The genius-ness of the human is that we are constantly broadcasting our state, whether is it harmonic or dissonant. It is contained in our eyes whether bright or dissociated, our ability to make eye contact, in our vocal tone, in our shape, our muscle tonicity, how we hold ourselves and how we move. Much of this is subconscious and happens at every moment of every human interaction. We gather up all the cues around us and then broadcast out the sum result informing others of the current state of affairs. It is a viral mechanism. The one who originally heard the soft growl of a predator suddenly becomes rigid with alertness. This is perhaps an inconceivably small change of movement, but signals to others that they may not be safe right now. Hearts pounding, ears strained and eyes wide. Right now we’re one organism, waiting.
Being human means that this system is ON now and always, and is working and having it’s way with you regardless whether you are a kid at their first day of school or a seasoned CEO of a large multinational.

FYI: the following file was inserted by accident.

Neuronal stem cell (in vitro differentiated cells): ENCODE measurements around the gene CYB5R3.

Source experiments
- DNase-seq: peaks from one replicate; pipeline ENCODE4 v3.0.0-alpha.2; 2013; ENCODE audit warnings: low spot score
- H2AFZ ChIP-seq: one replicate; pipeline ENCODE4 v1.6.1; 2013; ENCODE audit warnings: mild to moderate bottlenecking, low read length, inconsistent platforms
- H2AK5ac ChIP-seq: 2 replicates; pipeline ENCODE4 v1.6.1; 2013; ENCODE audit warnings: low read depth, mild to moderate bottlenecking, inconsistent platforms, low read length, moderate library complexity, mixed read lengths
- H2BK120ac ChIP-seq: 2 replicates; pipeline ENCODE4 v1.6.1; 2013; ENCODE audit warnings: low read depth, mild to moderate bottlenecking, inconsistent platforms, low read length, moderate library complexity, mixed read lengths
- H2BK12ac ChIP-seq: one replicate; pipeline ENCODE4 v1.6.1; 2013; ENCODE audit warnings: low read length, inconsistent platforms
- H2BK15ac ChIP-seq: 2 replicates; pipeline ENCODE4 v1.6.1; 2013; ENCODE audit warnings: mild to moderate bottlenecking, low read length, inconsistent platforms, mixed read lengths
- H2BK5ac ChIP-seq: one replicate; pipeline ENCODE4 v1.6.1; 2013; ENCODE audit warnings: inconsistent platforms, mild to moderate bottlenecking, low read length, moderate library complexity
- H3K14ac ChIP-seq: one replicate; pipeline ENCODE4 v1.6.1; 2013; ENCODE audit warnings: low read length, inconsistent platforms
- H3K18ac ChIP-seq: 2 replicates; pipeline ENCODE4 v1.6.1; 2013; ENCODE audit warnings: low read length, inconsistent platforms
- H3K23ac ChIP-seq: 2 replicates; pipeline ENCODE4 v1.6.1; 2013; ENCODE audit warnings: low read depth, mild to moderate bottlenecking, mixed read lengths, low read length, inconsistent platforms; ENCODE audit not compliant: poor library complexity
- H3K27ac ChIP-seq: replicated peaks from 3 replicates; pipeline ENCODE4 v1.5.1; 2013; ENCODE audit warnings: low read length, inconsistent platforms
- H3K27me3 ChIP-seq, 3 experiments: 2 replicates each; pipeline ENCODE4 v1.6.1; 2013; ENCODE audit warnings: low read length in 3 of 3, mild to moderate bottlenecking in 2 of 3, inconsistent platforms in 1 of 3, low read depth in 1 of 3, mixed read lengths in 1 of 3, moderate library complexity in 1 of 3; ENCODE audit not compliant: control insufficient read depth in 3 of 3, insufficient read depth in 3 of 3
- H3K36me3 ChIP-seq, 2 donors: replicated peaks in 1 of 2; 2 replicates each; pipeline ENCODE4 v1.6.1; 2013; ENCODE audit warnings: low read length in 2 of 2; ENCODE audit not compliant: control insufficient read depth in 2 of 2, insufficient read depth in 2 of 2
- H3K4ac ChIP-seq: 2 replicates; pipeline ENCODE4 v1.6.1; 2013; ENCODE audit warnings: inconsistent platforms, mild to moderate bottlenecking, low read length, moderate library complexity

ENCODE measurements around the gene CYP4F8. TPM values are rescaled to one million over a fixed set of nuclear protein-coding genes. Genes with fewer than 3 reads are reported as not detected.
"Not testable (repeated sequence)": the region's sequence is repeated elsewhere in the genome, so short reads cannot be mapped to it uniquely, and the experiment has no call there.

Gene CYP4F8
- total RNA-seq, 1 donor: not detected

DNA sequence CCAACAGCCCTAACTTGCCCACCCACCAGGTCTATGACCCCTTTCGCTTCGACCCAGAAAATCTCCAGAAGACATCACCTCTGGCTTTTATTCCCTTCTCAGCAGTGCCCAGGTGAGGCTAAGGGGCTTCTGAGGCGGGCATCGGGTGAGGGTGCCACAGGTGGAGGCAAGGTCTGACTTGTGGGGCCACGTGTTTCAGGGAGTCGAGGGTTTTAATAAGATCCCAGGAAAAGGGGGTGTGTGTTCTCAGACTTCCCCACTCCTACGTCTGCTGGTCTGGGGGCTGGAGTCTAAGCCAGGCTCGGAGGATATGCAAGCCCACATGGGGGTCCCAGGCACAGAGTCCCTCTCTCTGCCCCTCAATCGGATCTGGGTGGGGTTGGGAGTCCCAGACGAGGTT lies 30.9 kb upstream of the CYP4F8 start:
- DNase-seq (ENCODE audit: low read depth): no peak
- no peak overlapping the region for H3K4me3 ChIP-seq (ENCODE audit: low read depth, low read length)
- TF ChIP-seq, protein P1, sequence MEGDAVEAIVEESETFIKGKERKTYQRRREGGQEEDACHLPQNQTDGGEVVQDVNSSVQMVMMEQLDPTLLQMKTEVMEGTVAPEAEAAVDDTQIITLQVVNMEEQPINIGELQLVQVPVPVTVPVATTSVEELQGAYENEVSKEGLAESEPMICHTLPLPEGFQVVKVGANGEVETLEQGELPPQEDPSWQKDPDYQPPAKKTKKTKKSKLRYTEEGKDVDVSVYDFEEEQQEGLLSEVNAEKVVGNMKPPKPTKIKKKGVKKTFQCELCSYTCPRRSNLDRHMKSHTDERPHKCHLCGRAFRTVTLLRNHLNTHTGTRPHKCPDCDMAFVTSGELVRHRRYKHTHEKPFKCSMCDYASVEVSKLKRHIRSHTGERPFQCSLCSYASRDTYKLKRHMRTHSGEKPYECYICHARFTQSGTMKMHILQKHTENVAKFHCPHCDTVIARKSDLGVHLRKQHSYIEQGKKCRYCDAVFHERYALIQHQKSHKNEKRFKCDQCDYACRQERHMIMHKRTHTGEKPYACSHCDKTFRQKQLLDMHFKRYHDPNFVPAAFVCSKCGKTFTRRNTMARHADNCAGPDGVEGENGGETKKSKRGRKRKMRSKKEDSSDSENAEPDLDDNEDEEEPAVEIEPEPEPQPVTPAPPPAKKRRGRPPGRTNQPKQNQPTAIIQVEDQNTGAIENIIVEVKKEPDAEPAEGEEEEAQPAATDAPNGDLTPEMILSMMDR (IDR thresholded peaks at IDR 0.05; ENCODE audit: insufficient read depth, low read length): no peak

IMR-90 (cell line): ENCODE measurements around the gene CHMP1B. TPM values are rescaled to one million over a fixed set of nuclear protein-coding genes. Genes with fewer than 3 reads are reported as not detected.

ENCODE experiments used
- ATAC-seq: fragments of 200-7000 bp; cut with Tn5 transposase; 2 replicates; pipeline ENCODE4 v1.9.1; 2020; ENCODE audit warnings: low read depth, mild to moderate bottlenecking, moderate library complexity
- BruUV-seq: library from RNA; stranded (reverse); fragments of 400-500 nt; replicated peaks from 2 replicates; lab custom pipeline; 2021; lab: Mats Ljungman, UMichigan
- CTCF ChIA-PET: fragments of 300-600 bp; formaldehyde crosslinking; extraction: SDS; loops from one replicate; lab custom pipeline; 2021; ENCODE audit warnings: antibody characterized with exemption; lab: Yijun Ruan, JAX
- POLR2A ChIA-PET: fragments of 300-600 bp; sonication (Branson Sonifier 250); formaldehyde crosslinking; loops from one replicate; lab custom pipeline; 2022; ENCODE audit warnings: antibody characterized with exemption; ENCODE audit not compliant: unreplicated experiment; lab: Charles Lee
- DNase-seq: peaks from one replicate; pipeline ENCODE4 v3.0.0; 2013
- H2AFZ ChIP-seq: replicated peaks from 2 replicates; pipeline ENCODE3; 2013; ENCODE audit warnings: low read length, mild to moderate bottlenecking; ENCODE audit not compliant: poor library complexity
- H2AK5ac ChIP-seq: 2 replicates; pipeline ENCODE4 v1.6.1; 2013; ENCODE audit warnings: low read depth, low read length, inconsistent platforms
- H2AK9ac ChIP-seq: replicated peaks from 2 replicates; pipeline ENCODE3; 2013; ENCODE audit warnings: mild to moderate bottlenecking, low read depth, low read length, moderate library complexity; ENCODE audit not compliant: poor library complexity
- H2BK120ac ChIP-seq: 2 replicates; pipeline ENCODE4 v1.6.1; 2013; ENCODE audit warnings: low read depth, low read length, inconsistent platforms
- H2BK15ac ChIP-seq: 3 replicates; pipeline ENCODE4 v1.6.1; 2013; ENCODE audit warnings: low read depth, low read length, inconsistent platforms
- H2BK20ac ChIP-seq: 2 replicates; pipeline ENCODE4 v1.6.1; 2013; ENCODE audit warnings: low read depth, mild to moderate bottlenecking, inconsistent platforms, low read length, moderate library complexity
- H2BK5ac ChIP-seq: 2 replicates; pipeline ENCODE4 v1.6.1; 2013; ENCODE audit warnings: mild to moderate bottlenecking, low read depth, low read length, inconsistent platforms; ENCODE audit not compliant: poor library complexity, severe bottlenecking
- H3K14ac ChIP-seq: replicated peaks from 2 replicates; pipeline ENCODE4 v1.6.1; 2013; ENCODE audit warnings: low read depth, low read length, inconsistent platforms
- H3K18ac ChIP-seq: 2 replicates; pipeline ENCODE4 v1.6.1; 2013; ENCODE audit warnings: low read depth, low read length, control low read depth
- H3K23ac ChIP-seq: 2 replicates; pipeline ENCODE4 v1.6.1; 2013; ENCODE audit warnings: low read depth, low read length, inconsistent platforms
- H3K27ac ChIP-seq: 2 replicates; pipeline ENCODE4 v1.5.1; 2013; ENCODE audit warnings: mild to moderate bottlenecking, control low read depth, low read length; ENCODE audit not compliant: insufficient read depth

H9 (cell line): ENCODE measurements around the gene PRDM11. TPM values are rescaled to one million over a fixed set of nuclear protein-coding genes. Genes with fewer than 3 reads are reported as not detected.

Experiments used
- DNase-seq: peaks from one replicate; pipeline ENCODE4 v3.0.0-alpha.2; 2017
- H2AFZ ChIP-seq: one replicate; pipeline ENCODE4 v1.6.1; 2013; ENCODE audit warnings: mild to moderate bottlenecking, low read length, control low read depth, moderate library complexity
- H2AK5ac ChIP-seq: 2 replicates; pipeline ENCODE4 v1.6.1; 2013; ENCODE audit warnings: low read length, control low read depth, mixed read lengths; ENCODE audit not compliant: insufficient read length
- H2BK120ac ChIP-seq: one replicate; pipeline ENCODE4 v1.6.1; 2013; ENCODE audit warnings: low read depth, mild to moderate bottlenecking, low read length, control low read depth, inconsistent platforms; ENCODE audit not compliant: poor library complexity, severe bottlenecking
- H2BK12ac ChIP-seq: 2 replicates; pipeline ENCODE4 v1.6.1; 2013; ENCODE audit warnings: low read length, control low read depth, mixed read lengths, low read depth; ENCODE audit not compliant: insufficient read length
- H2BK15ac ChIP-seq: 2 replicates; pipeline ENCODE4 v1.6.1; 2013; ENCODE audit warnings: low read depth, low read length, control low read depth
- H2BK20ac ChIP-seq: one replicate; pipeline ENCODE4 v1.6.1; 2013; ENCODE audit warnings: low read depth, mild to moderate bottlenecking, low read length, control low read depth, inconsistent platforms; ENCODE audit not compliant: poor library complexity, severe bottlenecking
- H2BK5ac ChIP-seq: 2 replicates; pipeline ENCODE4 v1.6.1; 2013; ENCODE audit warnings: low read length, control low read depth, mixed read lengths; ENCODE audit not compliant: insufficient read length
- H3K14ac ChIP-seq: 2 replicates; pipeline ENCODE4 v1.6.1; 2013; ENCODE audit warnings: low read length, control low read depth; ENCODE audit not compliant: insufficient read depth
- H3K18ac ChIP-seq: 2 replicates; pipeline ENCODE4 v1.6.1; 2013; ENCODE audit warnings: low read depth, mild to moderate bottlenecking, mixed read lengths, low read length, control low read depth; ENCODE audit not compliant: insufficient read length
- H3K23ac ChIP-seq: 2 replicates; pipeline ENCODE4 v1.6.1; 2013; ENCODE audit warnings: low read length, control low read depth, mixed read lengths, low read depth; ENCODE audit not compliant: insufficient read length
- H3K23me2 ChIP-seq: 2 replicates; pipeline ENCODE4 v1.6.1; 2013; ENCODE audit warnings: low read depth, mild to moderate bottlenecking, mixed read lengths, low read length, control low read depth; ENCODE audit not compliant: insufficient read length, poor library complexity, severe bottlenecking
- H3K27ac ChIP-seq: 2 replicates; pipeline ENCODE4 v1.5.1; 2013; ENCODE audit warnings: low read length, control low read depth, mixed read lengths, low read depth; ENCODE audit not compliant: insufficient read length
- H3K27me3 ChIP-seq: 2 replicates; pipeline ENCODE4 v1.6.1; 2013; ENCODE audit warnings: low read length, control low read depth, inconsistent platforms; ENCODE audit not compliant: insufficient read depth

I first came across the Roseto Phenomenon in Malcolm Gladwell’s book Outliers. The phenomenon describes a small Italian community who, it was discovered in the 1960’s, had statistically the lowest rate of heart disease than anywhere else in the US. These were not healthy people generally, they would eat meatballs and sausages fried in lard rather than olive oil and smoke local cigars called stogies. So after ruling out diet and lifestyle as contributing factors the lead researchers John Bruhn and Stewart Wolf came upon the missing piece the X factor. They looked at social phenomena to explain it. It was the way in which the town interacted, the families, extended family and the village-like mindedness that kept the people healthy. It was the ability to walk in the street and meet your neighbor stop, talk and connect. Social cohesion was the mechanism of the nervous system’s regulation here. It generated a sense of safety and explained why these overweight chain smoking American-Italians had the lowest level of heart disease than anywhere else in the US. Sadly, over the years as the community started to assimilate deeper into the local population and become more americanized the effect wore off and today the community is statistically the same as the rest of the US.